CFA Practice Question
CFA Practice Question
Spassky was assigned the task of managing Fisher's portfolio three days ago when Anand, who was managing Fisher's portfolio, retired. Fisher's portfolio consists of some deep-in-the-money put options, which will be exercised today, resulting in a cash flow of about $40,000. Spassky has not yet had a chance to meet Fisher in person to determine his needs, investment objectives, and risk appetite. He did get a briefing from Anand about the portfolio and has a general idea of Fisher's investment attitude. In fact, over the past two years, Fisher's portfolio has generated handsome returns due to high-risk investments, which Fisher prefers. Spassky's problem is determining what he should do with the $40,000.
According to the Code of Ethics, he should ______
A. "roll over" the put positions for another week or two till he can meet Fisher and discuss reinvestment of the funds.
B. invest the funds in a diversified portfolio with a risk profile similar to what Anand and Fisher have maintained over the past 3 months OR keep the money in cash form and not risk it till he can meet Fisher to discuss the situation.
C. invest the funds in highly liquid, cash-equivalent assets till he can meet Fisher and determine his needs, investment objectives, and risk appetite.
Explanation: In most cases, a portfolio manager must manage a portfolio based on the investment needs and objectives of the portfolio owner consistent with the willingness to bear risk (Standard III (C) - Suitability). One exception to this rule is when a new portfolio manager takes over and has the task of reinvesting funds arising from existing portfolio investments. Since these funds should not be kept idle, a prompt investment of the money in liquid, risk-free securities is prescribed by the Code of Ethics.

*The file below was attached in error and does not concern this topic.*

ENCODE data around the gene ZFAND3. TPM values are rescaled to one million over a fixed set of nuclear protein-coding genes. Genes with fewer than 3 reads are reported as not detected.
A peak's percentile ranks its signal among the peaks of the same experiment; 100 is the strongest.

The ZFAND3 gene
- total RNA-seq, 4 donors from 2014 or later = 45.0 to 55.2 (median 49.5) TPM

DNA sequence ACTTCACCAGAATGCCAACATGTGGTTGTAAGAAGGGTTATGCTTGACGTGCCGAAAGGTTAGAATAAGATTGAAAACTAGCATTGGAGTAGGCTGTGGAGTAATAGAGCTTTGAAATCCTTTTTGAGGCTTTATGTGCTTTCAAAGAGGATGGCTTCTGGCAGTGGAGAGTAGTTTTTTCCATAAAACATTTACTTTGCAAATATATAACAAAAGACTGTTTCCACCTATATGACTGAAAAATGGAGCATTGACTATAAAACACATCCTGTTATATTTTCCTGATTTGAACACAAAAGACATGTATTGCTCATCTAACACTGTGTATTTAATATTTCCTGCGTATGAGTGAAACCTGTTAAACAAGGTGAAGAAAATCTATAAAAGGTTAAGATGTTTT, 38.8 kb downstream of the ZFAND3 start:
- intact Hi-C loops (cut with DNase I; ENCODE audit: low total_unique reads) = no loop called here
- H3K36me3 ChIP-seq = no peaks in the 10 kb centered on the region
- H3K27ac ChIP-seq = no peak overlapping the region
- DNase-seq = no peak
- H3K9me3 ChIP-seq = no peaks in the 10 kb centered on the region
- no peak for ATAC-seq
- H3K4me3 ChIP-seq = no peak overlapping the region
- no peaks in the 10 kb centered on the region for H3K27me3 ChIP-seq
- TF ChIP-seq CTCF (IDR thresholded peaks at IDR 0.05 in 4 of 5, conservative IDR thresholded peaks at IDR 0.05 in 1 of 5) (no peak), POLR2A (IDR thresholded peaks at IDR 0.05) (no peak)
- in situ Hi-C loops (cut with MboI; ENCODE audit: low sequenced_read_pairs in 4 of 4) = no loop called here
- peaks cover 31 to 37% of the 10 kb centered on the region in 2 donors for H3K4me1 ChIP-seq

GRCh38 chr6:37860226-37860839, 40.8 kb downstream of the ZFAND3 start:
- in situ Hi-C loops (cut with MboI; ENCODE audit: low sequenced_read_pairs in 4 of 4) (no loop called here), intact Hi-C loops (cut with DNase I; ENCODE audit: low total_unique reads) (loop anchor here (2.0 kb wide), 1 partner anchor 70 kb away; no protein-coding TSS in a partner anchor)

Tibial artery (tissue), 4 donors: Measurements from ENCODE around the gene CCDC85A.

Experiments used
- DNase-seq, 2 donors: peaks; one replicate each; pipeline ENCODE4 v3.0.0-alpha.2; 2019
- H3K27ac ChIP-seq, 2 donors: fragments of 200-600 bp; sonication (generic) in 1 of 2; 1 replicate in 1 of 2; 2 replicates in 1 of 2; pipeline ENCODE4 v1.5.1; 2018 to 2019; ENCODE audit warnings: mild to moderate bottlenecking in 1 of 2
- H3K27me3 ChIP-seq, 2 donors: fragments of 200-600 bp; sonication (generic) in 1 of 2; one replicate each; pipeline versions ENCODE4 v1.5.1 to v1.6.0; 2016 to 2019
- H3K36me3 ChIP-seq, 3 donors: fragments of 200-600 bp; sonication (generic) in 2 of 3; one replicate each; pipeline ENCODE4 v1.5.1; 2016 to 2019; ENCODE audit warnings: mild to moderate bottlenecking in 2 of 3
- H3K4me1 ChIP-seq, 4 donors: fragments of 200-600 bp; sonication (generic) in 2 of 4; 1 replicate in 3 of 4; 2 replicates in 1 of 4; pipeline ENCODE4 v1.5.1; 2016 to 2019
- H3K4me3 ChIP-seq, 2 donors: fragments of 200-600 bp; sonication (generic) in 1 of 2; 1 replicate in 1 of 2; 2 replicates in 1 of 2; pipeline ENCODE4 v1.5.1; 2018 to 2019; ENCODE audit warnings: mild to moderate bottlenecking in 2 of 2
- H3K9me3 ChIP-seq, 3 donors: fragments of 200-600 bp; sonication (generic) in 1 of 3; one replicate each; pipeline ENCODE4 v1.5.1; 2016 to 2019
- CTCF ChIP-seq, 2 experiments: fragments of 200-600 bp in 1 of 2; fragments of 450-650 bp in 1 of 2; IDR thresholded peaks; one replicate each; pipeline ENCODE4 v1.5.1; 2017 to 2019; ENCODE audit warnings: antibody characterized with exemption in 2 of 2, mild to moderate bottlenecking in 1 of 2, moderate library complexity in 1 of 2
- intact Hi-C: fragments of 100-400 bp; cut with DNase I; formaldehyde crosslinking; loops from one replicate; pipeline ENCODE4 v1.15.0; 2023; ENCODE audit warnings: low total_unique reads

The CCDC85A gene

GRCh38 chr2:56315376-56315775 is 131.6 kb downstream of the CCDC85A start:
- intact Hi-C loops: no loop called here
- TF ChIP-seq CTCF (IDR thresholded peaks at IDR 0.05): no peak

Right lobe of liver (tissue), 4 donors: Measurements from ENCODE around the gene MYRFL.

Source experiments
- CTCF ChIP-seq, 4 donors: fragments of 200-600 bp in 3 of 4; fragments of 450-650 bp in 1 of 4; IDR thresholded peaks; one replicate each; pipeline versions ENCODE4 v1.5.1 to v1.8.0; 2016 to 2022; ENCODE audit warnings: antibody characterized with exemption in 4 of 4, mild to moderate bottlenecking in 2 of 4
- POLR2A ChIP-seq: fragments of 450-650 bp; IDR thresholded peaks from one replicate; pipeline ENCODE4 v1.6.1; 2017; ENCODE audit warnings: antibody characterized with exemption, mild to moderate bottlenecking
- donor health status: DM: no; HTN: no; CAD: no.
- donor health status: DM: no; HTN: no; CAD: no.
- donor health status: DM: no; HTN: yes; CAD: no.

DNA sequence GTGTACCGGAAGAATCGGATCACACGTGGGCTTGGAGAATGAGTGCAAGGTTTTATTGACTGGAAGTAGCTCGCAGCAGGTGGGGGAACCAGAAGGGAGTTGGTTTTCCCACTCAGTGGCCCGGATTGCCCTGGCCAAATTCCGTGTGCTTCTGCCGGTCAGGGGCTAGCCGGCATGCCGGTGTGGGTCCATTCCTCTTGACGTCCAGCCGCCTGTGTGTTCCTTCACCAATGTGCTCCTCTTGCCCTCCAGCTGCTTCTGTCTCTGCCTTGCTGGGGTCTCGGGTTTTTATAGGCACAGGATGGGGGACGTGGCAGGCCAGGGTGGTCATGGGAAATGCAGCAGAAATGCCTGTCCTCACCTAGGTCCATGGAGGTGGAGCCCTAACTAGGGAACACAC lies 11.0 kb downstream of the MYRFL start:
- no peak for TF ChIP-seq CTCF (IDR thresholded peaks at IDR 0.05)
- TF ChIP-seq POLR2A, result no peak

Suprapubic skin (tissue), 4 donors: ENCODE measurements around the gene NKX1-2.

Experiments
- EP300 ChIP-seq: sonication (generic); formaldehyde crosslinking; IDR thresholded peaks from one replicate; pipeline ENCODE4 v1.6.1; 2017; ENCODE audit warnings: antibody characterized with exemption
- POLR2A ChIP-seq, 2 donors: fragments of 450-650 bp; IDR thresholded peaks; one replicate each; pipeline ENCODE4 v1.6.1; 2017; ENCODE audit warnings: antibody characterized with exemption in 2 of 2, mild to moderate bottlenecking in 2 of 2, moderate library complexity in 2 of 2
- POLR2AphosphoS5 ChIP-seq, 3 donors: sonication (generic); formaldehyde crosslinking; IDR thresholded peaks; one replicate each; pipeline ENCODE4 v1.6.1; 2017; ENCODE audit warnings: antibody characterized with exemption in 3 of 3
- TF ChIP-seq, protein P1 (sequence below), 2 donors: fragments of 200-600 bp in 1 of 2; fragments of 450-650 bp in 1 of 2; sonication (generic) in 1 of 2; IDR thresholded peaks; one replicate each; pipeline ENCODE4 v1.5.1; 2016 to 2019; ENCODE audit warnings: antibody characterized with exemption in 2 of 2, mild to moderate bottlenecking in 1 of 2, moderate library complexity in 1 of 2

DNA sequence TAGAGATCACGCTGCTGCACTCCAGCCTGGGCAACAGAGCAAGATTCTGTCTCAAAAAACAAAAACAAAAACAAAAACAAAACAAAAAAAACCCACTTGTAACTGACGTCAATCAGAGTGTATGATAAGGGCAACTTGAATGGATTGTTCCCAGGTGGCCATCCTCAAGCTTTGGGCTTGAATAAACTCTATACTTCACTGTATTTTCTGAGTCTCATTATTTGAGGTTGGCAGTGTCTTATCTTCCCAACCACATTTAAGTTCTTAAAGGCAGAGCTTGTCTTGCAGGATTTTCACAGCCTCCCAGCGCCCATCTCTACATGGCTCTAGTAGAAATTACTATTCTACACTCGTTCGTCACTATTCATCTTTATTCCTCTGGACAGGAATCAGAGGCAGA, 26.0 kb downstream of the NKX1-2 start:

User Contributed Comments 10
|ontrack||Does the code prescribe investing in risk free securities? I thought C should be the answer as he just has a general idea of Fishers requirements.|
|cranival||yes the code says so: invest in short-term, highly liquid assets while waiting ...|
|steved333||It makes sense. Do not risk it, but at the same time, you're being paid to generate a return on your clients' money.|
|vikram59||tricky! I hate it when you think one of these questions are so easy and then you are in for a rude shock|
|ridone||so what purpose does the IPS serve if every new portfolio manager needs to be told what to do?|
|copus||If I was the client, and my risk profile is clearly high risk, and i found that the proceeds of my put expiration had been invested in cash, i would be pretty upset...especially if the market gapped up in the interim. For this client, cash not is a suitable investment! I disagree with the Code of Ethics in this case!|
|apiccion||The previous portfolio manager may have violated the code of ethics. It's best to take the most cautious approach until obtaining clarification from the client.|
|Borsh||If i were a client i wouldn't care who invests my money... i see the face of the institution. you have my file.. follow it.|
|marattus||I chose C at first, but then, when I DIDNOT find the words risk-free asset in it, decided that it can be poor junk stocks, though liquid. As a consequence, the answer A seemed to offer greater suitability to preserve client's capital. Anyone with me on this?|
|nfressell2||Cash Equivalent assets may be the word that clarifies it marattus, cash typically is not very volatile unless unexpected inflation/monetary policy changes drastically.|